NaNoWriMo is here again and besides hitting my daily word count goals, I plan to try and document my progress on the pages of this blog. For those of you unfamiliar:
National Novel Writing Month (NaNoWriMo) is a fun, seat-of-your-pants approach to creative writing. On November 1, participants begin working towards the goal of writing a 50,000-word novel by 11:59 PM on November 30. Valuing enthusiasm, determination, and a deadline, NaNoWriMo is for anyone who has ever thought about writing a novel.
That’s straight from the website. If you’re interested you can sign up at www.NaNoWriMo.org, create your novel, meet up with others local to you for support, and of course write that great American novel. Even if you don’t think you could write 50k in 30 days, I’d still encourage you to sign up and try. You might surprise yourself.
Now, with the basics covered, on to my personal journey through NaNoWriMo 2015!
The Blank Page, or ‘The Hard Part: Getting Started
This morning I woke up before my 5:30 writing alarm, excited for the first day of a new project. I had already spent some time plotting and outlining (more on that later), so I knew what I needed to get done today and was fairly confident I’d be able to knock out my word count goal for the day. So I opened up a new word document…and stared at a blank page.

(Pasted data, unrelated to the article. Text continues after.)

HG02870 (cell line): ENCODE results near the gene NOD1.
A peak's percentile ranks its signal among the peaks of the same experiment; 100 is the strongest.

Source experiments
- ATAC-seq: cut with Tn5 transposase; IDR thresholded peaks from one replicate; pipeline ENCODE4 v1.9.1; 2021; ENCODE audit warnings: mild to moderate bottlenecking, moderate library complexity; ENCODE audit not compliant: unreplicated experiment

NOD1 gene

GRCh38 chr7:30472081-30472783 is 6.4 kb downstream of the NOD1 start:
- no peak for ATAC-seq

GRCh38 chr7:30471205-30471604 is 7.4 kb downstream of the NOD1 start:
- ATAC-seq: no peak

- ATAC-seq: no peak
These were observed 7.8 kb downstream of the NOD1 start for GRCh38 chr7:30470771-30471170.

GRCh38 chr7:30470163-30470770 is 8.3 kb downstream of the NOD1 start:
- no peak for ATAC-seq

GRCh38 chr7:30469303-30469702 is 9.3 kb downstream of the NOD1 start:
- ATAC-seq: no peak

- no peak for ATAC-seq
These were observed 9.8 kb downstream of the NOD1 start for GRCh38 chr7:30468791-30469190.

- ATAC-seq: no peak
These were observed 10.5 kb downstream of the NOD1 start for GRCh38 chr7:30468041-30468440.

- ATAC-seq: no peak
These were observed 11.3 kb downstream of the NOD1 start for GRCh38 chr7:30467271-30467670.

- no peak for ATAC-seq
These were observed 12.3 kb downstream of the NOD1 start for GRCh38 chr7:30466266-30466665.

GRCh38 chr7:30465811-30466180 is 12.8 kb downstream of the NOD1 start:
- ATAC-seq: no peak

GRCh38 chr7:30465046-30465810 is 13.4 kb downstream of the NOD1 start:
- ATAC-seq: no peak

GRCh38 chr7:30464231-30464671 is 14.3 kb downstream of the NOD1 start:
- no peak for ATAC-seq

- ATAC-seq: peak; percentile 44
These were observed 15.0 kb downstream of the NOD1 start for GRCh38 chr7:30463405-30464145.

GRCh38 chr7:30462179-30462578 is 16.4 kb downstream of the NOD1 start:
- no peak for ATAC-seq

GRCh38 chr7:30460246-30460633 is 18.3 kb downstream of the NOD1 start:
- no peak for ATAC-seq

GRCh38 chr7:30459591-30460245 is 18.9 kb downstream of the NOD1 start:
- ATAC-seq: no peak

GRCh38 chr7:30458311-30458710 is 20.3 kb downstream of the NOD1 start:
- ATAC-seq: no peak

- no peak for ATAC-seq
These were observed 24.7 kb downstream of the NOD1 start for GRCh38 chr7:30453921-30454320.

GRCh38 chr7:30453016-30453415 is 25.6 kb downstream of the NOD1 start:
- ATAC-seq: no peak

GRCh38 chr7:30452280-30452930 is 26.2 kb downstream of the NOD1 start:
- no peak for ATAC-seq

Mind you I’m not usually intimidated by a blank page, that’s what the planning was for. So i jumped right into, creating a title page, formatting the chapter header, removing the title page, changing the chapter header, an basically everything except writing. Now I sat staring at a blank page with the header: Chapter One. I know what I want to write, but that first line still evades me. Next I start reviewing my notes, reorganizing my notes, re-reading character descriptions (plotting this blog post). Again everything except writing that first line.
This is a common problem among new and seasoned writers alike. Every great work of fiction started with a blank page. But it can’t stay that way.
So what do you do now? How do you get started, when you can’t seem to get started?
The problem comes from insisting on starting at the beginning. I have a thing where the first line has to be right or I have a hard time moving forward. What I have to remind myself (and you to reader) is that it’s okay to start in the middle. Whether that’s the middle of the paragraph, the scene or the entire novel. The trick is to write something, get words on the page and then use my favorite note to self ever: “We’ll edit it in post.” That is to say, whatever you write during NaNoWriMo is only a first draft. You can make all the edits and changes, re-write to your heart’s content AFTER (and only after) you’ve finished a first draft.
I promise, once you get that first paragraph (even if it’s in the middle) done, you’ll start to flow like water. Before you know it, you’ll be three pages down and the inspiration may come on how to start the actual ‘start’ of your novel.
(And that’s almost always how it happens to me, I skip ahead and find myself moving backward when I get stuck again down the road.)
So If you find yourself staring at a blank page, just remember it okay to skip around. Start where you can write, then keep on writing.
Now get to work, your blank page awaits you!